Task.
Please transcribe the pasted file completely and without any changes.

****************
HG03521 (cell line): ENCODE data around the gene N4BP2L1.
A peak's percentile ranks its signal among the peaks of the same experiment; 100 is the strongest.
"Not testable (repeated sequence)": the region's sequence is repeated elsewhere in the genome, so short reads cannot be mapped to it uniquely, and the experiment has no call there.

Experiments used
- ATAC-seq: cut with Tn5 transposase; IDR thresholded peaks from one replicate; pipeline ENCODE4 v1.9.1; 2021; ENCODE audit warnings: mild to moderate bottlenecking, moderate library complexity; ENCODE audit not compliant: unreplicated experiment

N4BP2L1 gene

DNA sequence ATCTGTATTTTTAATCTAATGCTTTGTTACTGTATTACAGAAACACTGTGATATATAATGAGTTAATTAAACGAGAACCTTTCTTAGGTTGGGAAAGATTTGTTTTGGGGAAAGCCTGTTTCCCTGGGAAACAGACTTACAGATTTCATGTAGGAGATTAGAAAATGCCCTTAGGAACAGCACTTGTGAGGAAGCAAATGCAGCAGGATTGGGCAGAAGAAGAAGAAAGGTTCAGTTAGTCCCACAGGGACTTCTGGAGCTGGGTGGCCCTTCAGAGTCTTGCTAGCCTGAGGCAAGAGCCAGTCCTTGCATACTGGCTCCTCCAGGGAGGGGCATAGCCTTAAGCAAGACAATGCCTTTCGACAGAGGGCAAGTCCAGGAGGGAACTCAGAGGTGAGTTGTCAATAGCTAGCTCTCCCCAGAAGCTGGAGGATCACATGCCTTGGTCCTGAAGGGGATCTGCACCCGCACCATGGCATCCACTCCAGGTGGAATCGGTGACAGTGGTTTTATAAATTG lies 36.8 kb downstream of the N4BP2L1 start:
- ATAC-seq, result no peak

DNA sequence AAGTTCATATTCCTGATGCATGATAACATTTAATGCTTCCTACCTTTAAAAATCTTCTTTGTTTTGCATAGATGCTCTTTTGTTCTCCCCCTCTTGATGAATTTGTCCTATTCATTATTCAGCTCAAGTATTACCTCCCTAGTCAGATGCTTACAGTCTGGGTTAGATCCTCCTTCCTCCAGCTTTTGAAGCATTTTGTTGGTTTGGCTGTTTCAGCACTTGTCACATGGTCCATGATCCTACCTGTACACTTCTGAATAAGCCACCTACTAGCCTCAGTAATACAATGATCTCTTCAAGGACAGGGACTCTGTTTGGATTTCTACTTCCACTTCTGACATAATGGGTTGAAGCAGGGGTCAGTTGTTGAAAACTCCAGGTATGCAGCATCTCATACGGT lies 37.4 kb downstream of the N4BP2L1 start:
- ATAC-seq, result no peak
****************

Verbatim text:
HG03521 (cell line): ENCODE data around the gene N4BP2L1.
A peak's percentile ranks its signal among the peaks of the same experiment; 100 is the strongest.
"Not testable (repeated sequence)": the region's sequence is repeated elsewhere in the genome, so short reads cannot be mapped to it uniquely, and the experiment has no call there.

Experiments used
- ATAC-seq: cut with Tn5 transposase; IDR thresholded peaks from one replicate; pipeline ENCODE4 v1.9.1; 2021; ENCODE audit warnings: mild to moderate bottlenecking, moderate library complexity; ENCODE audit not compliant: unreplicated experiment

N4BP2L1 gene

DNA sequence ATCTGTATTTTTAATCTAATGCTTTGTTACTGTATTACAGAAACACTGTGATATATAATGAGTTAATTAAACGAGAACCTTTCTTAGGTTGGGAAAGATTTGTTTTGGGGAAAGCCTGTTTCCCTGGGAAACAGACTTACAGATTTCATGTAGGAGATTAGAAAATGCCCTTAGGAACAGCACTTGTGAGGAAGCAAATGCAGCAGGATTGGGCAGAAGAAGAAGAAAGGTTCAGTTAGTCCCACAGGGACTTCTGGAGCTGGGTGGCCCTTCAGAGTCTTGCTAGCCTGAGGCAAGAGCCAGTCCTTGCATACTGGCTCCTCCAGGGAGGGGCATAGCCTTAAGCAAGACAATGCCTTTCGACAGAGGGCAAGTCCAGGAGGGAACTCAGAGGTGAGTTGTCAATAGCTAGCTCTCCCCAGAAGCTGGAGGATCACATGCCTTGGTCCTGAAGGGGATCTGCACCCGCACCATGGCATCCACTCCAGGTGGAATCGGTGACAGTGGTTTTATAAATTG lies 36.8 kb downstream of the N4BP2L1 start:
- ATAC-seq, result no peak

DNA sequence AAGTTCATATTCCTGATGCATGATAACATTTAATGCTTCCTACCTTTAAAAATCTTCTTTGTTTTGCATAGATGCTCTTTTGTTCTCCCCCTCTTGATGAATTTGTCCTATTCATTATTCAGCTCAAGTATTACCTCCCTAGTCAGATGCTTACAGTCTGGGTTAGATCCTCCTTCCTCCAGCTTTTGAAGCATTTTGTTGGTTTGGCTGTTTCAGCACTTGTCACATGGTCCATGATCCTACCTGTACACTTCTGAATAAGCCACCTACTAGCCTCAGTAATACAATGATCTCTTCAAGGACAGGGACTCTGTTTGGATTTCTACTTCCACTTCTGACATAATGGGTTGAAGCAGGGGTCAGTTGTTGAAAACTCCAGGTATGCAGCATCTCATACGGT lies 37.4 kb downstream of the N4BP2L1 start:
- ATAC-seq, result no peak